Red potatoes. A 15 lb sack.  It says number 2 on the sack, but they are nice and round and firm and clean.  The sack says they were distributed by a company in Sherwood, OR.

Willamette Egg Farm Eggs.  I'm becoming convinced that this is my egg source for now.  It is clear that I'm not going to do the backyard chicken thing.  The neighborhood association would flip.  But also, I have about as much responsibility as I can handle right now.  If one of them died, I'd feel horrible.

Grape Seed Oil.  I have bought olive oil from her, but she didn't have any.  I've had this stuff before.  It is not as distinct a taste as olive oil, but it is nice.

And I bought some apples which I'm going to use to make my mom's recipe for Raw Apple Cake, a fall thing for me.  I live in, well near, apple country.  Eating apples in the fall is natural.  Buying apples which were grown in Australia isn't.  I'm really getting so off of the Granny Smith thing.

Roast Potatoes are a nice change, tasty and special.  It starts with scrubbing the potatoes within an inch of their lives.  If you don't have a vegetable brush, I recommend one.  If you find a spot that you don't want to eat, now is the time to remove it with a small paring knife.

And some of that good garlic, finely chopped.

The potatoes get cut up and put on a large flat pan lined with two layers of foil.  I recommend cutting the potatoes fairly small.  You want a lot of potato surface to season and to get browned.

Add good lot of the oil, then a little more.  If you use good quality oil, don't think of it as a bad thing.  And salt and pepper.  Go ahead and season it well, unless you need to cut back on those types of things.  It's good.  Sprinkle with Italian seasoning.  Or fresh Rosemary finely chopped, if you have it.

Into a 450 oven.  Yes, this is hot, but it gets you the texture of roast potatoes.  Crispy some places, soft to the bite.  And here is the important part.  Take it out every 10 minutes or so and turn the potato pieces as much as you can.  Flip them over, move them around, then back in the oven.  You are looking at about an hour depending upon how many potatoes you have and what size you cut them.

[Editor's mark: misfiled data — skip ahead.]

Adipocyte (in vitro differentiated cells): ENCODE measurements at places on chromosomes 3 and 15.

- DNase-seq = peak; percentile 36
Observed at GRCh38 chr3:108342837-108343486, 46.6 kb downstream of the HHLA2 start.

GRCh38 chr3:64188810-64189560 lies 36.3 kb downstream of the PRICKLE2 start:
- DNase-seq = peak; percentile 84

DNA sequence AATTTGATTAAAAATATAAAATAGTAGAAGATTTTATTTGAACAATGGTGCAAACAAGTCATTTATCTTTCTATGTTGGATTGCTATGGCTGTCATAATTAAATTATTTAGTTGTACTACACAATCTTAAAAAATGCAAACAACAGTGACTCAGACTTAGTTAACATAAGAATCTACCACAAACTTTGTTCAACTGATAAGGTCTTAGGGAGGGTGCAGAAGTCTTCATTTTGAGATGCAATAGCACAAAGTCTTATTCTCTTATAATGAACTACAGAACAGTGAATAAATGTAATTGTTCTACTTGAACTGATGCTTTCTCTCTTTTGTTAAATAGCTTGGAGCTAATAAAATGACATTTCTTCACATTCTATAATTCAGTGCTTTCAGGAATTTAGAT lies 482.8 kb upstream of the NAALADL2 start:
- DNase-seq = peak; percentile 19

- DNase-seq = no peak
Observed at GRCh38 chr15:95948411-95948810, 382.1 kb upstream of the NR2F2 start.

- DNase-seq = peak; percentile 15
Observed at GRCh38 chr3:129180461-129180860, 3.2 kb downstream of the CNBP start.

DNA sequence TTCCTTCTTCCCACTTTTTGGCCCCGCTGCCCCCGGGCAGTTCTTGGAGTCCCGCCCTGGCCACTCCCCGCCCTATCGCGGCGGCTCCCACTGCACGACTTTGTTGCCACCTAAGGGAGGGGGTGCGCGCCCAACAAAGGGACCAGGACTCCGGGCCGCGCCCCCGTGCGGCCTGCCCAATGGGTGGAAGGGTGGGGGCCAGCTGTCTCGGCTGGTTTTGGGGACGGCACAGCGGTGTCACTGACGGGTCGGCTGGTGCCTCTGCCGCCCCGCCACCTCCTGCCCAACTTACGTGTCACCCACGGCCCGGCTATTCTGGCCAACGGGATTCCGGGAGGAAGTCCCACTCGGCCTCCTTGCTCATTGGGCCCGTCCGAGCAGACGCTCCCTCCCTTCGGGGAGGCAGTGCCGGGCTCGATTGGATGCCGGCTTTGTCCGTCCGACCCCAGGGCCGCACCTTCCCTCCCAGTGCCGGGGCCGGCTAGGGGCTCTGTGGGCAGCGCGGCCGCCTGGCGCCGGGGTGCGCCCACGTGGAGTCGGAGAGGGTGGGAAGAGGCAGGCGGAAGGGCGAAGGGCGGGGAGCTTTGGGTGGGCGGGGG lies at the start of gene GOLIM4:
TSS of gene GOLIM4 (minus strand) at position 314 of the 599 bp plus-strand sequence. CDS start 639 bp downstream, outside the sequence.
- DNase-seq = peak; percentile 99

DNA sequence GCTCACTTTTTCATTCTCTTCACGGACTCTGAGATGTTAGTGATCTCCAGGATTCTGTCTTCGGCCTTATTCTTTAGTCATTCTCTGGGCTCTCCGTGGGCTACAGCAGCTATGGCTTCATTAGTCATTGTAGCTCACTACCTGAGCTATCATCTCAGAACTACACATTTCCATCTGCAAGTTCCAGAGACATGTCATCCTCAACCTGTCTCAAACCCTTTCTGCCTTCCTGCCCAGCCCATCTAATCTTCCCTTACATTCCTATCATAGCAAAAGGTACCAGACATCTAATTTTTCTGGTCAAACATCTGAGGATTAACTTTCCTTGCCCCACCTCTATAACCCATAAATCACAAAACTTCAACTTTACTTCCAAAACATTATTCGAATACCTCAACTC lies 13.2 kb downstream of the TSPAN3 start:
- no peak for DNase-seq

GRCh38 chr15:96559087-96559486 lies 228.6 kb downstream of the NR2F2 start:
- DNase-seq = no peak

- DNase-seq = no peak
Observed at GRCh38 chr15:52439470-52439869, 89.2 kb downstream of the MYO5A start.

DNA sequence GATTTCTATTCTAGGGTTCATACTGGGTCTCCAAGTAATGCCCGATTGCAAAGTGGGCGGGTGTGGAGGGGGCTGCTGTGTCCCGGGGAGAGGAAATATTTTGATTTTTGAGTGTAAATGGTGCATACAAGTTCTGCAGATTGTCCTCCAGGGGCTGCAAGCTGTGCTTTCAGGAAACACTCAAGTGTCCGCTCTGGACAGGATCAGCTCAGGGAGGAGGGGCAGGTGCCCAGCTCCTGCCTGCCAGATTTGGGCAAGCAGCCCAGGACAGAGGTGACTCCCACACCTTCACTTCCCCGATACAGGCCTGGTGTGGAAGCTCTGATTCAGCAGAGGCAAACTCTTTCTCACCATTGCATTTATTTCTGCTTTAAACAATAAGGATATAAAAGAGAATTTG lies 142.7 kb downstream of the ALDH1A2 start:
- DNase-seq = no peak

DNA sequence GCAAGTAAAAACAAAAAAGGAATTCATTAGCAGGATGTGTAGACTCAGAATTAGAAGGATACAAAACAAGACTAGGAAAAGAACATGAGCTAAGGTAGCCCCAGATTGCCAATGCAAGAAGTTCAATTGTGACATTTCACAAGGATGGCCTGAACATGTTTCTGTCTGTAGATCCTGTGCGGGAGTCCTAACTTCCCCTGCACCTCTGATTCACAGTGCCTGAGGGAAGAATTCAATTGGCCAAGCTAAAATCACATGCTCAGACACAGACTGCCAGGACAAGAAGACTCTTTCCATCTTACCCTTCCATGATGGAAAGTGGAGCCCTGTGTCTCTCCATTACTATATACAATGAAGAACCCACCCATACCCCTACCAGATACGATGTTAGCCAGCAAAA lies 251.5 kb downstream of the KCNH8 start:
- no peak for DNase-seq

You want the crispy browned edges.  That's what this is all about.

This together with a big chuck roast from our frozen stash of local beef made a feast and a good reward for my hard working man.

Remember to look your food in the eyes.

This post was linked to Hearth and Soul Blog Hop.  Check it out.

Saturday, October 9, 2010

Men with Tools

There have been some serious changes at the Osbornes - all thanks to the Forced Remodel.  We've spent the summer fixing everthing.  Decisions, Insurance Money, Construction Dust.  Our stuff in Boxes.  I'm happy to say that we are nearly back to normal.  The china is still boxed in the garage and I'm still looking for a few things which have been misplaced while moving things around for the construction, but nearly. 

I'm getting hardware for the kitchen cabinets today.  Husband and Step Son had a good time drinking beer, listening to Beetles music, arguing with each other, while installing my new door pulls and drawer knobs. 

I can't update the oak cabinets, but hardware should help.

And this mirror.  Really hate it.  Have for a while.  It's the gold.
Considered getting rid of it, but I have a really hard time getting rid of things.  That's another story.

I should buy stock in a spray paint company.  Old joke, but I've spray painted a ton of things.  This is copper metalic.  I'm hoping it will look similar to a finish on a lamp I've got in the living room.

The oak cabinets look a lot less dated and sad with the hardware, don't they? 

Oh, and the mirror.  I hate it a lot less with the bronze paint.  It's hard to take a picture of a mirror, so you'll have to trust me. 

I have to wait for Men with Tools to hang it.  It is heavy and the biggest nail I have doesn't seem big enough to me.  

Now off to Dianne's Produce.  I need a few things. Tonight, a big pot roast and garlic roast potatoes.

Remember to stay busy.